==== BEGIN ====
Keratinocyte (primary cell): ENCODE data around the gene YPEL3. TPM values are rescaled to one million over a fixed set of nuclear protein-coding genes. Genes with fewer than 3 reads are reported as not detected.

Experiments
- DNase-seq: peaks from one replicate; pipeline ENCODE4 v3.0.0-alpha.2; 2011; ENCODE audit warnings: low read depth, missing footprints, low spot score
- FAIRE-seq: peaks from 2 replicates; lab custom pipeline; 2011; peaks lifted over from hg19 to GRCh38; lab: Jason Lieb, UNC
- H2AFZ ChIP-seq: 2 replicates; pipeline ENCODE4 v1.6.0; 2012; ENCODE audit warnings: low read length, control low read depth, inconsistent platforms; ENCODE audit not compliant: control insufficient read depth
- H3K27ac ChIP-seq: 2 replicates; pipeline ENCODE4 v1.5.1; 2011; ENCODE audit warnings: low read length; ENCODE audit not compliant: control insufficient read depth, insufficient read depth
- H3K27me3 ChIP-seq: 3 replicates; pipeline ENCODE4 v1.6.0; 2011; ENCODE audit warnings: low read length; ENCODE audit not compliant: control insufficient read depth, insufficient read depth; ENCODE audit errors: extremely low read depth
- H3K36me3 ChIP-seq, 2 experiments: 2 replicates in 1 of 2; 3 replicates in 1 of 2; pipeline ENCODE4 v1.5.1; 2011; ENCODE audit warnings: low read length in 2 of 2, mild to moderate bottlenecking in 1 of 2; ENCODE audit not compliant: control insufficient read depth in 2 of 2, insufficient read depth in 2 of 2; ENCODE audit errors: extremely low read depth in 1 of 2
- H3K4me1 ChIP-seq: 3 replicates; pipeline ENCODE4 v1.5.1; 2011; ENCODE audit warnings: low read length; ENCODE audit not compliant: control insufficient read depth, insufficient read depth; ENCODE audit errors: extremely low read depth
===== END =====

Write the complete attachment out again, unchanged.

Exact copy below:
Keratinocyte (primary cell): ENCODE data around the gene YPEL3. TPM values are rescaled to one million over a fixed set of nuclear protein-coding genes. Genes with fewer than 3 reads are reported as not detected.

Experiments
- DNase-seq: peaks from one replicate; pipeline ENCODE4 v3.0.0-alpha.2; 2011; ENCODE audit warnings: low read depth, missing footprints, low spot score
- FAIRE-seq: peaks from 2 replicates; lab custom pipeline; 2011; peaks lifted over from hg19 to GRCh38; lab: Jason Lieb, UNC
- H2AFZ ChIP-seq: 2 replicates; pipeline ENCODE4 v1.6.0; 2012; ENCODE audit warnings: low read length, control low read depth, inconsistent platforms; ENCODE audit not compliant: control insufficient read depth
- H3K27ac ChIP-seq: 2 replicates; pipeline ENCODE4 v1.5.1; 2011; ENCODE audit warnings: low read length; ENCODE audit not compliant: control insufficient read depth, insufficient read depth
- H3K27me3 ChIP-seq: 3 replicates; pipeline ENCODE4 v1.6.0; 2011; ENCODE audit warnings: low read length; ENCODE audit not compliant: control insufficient read depth, insufficient read depth; ENCODE audit errors: extremely low read depth
- H3K36me3 ChIP-seq, 2 experiments: 2 replicates in 1 of 2; 3 replicates in 1 of 2; pipeline ENCODE4 v1.5.1; 2011; ENCODE audit warnings: low read length in 2 of 2, mild to moderate bottlenecking in 1 of 2; ENCODE audit not compliant: control insufficient read depth in 2 of 2, insufficient read depth in 2 of 2; ENCODE audit errors: extremely low read depth in 1 of 2
- H3K4me1 ChIP-seq: 3 replicates; pipeline ENCODE4 v1.5.1; 2011; ENCODE audit warnings: low read length; ENCODE audit not compliant: control insufficient read depth, insufficient read depth; ENCODE audit errors: extremely low read depth